Tim Lawless, CoreLogic’s head of research, said strong capital gains in Sydney and Melbourne over the last 10 years “have created a significant boost in wealth for home owners who were fortunate enough to own a property through the latest growth cycles”.
Properties that haven’t been so successful and have seen a fall in value of their purchase price, however, are especially evident in areas that heavily rely on the mining sector.
The overall proportion of dwellings where property value is at least double its purchase price, according to CoreLogic data, has fallen to 39.1 per cent, down from 45.4 per cent last year.
The highest benefactor of properties worth double their purchase price are those in Sydney with 48.1 per cent of all dwellings, up from 37.2 per cent in 2007, followed by Melbourne at 47.3 per cent, up from 38.1 per cent in 2007.
Meanwhile, the area with the highest proportion of properties worth 10 per cent less than their purchase price after 10 years is regional Western Australia at 17 per cent.
This is a stark difference to 10 years ago in the early stages of the mining boom, where only 2.3 per cent of dwellings were worth 10 per cent less than their purchase price.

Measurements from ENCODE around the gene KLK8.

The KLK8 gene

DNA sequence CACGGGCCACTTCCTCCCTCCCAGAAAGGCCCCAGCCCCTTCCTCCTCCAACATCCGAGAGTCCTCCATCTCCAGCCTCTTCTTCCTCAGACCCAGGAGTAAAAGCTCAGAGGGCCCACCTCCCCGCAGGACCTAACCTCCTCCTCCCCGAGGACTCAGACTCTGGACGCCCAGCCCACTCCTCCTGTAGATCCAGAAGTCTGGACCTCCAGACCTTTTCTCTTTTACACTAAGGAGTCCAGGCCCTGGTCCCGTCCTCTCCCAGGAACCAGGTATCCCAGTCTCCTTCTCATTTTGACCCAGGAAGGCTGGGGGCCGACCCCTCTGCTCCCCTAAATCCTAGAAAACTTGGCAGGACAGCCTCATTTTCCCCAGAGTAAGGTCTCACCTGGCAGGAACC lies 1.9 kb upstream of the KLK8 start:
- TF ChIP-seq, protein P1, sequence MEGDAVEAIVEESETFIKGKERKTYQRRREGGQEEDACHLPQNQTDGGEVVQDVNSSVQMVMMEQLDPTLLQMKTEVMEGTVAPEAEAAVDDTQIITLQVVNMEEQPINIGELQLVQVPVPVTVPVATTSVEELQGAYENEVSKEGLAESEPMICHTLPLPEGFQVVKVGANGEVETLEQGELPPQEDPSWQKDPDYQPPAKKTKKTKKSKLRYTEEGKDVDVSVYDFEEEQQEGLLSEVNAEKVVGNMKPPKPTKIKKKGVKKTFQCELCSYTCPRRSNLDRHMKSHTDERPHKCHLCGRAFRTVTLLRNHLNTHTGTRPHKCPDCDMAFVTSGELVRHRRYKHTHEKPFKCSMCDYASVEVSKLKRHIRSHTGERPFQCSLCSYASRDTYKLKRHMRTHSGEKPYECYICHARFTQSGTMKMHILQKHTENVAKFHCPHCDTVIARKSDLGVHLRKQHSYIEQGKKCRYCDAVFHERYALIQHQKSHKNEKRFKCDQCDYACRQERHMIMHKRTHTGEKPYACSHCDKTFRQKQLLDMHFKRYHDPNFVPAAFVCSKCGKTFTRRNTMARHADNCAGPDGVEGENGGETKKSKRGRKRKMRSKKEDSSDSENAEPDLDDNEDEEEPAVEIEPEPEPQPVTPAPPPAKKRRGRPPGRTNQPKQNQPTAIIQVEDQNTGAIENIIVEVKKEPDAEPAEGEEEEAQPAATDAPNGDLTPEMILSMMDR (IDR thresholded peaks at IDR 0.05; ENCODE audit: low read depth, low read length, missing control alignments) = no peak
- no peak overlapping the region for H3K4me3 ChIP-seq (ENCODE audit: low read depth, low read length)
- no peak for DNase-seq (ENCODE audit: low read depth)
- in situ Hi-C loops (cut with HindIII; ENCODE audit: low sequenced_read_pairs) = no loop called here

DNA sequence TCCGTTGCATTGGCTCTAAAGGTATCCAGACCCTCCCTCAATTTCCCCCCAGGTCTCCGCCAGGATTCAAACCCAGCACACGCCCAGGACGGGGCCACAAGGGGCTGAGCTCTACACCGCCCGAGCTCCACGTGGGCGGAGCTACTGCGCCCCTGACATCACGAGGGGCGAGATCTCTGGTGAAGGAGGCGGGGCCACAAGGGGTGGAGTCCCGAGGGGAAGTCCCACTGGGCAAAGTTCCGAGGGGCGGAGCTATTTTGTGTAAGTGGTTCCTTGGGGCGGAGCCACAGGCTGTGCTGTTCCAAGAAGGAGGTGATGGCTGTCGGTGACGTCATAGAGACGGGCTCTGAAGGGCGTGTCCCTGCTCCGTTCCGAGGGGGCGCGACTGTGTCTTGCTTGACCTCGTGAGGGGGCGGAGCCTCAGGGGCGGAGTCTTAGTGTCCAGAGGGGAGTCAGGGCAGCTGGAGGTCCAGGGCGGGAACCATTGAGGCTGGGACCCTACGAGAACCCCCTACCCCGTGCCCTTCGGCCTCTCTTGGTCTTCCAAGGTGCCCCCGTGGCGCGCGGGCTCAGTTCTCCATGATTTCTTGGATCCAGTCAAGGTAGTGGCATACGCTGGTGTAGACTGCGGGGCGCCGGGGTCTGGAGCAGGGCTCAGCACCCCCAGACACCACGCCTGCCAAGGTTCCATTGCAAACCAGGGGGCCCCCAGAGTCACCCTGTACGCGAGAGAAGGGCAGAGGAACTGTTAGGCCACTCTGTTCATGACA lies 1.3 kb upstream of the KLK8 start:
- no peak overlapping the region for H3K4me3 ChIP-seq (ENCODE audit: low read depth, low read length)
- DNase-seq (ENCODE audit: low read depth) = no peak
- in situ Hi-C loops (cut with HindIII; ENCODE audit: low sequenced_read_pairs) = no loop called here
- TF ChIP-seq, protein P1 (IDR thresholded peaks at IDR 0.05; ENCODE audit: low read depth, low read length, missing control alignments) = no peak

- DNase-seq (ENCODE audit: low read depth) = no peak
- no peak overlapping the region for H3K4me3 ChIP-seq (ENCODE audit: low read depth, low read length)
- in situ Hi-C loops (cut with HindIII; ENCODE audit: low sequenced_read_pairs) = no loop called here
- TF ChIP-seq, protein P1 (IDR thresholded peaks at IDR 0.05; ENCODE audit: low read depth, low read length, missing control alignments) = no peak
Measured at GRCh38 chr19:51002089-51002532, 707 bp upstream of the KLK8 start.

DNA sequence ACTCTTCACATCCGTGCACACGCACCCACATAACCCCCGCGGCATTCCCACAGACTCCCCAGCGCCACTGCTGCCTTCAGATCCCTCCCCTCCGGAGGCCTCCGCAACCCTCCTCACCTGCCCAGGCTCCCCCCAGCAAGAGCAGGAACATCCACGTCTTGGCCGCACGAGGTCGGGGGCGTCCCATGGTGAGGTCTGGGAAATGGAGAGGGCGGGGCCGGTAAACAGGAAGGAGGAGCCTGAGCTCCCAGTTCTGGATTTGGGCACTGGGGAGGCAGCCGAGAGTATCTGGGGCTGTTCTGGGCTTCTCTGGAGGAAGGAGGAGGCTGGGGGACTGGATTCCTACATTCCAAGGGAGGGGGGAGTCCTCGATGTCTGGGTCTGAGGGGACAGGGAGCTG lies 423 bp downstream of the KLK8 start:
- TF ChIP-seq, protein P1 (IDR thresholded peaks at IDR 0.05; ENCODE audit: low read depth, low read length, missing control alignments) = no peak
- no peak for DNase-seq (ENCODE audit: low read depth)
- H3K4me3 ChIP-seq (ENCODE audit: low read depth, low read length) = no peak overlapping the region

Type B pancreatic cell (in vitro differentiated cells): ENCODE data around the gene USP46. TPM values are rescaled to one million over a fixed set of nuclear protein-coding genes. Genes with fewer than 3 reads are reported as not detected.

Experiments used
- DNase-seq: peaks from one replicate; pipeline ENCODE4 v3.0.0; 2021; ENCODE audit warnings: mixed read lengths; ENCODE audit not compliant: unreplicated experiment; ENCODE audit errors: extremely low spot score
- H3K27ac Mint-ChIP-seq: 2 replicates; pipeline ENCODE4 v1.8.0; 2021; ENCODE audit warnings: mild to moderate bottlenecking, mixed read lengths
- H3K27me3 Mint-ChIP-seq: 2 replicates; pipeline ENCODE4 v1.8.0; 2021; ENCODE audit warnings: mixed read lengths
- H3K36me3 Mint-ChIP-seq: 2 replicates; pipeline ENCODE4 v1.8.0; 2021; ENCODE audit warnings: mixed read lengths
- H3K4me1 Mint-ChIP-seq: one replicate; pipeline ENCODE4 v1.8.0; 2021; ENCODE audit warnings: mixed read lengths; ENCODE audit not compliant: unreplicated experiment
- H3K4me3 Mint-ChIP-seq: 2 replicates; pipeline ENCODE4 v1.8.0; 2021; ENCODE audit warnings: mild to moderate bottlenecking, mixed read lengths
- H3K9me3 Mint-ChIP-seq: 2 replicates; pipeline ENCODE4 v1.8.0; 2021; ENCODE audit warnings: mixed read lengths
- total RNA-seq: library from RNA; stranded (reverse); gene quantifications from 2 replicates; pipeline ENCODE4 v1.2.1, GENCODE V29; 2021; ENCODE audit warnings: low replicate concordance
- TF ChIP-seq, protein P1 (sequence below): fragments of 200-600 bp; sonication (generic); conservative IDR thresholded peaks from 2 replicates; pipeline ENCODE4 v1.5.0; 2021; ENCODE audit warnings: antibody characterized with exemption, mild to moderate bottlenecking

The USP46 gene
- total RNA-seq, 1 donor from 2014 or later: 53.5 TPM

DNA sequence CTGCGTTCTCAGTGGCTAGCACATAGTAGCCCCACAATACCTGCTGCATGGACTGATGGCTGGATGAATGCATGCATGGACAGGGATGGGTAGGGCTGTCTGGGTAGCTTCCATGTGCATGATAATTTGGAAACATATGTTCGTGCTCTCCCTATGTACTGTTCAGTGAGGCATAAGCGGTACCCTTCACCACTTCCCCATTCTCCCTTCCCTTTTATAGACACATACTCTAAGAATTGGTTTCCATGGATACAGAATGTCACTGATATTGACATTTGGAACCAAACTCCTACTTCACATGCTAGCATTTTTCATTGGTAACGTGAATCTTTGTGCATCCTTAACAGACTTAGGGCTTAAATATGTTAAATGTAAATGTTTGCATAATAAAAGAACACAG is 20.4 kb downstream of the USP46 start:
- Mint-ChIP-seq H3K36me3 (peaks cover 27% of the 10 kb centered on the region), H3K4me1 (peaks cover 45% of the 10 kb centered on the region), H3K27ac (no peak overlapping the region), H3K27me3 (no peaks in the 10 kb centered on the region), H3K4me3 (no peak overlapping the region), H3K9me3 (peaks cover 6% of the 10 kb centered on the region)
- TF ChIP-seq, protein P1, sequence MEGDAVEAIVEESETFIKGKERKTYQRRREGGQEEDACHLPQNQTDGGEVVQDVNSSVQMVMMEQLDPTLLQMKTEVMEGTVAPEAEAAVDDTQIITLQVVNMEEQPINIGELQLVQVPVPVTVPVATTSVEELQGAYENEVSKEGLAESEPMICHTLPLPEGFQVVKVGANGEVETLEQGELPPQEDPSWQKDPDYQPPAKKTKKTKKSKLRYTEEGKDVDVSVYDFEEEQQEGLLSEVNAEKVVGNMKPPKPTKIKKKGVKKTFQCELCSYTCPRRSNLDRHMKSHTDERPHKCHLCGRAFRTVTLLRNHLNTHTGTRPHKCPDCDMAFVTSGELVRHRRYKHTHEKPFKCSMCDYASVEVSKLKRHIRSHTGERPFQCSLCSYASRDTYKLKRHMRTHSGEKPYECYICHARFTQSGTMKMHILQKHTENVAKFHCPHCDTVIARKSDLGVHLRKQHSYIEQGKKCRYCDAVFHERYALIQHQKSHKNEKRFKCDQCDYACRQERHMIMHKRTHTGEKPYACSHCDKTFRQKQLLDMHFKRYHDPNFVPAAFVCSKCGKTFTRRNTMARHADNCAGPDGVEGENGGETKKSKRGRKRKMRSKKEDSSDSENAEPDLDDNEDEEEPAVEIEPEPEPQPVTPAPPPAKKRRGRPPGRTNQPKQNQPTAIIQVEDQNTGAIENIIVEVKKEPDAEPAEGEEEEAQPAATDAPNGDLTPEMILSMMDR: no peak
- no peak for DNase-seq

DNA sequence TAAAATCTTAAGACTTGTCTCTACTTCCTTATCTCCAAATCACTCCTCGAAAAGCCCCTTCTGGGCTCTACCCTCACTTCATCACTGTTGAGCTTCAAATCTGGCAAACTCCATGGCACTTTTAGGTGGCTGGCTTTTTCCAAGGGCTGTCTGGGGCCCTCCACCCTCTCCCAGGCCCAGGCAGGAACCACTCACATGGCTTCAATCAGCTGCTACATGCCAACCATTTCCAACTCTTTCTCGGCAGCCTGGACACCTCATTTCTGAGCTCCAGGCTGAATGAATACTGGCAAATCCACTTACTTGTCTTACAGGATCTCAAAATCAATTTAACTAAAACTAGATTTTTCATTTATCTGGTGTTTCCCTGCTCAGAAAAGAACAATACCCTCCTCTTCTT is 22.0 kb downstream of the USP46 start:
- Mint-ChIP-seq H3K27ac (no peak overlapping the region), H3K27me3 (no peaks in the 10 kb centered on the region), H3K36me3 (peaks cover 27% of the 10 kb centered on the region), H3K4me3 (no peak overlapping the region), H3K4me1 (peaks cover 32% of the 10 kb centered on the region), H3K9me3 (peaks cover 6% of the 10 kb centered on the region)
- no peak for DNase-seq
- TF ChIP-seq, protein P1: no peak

Suburbs which have seen the largest proportions of falling values over the last 10 years include Queensland’s Dysart and Gladstone Central at 65.7 per cent and 64.2 per cent respectively, then Western Australia’s South Hedland at 64 per cent.
However, it is not all happy days for Sydney and Melbourne and doom and gloom for these once thriving mining areas, as Mr Lawless has said that conditions are pointing to the end of their cycle.
“As growth eases across Sydney and, to a lesser extent Melbourne, we may start to see a slow reversal of these trends,” he says.
“It will be harder to double the value of a property in Sydney and Melbourne after such a sustained period of high capital gains, however markets such as Hobart and Canberra, which have gathered some momentum, are likely to see home owners benefit from improved capital gains that is likely to boost their overall wealth profile.
“Similarly, the worst appears to have passed across the mining sector … [as] transaction numbers are generally rising and advertised stock levels are reducing which should help to promote some value recovery in these regions … although it is likely to take many years before property values recover to their previous highs in many of these regions.”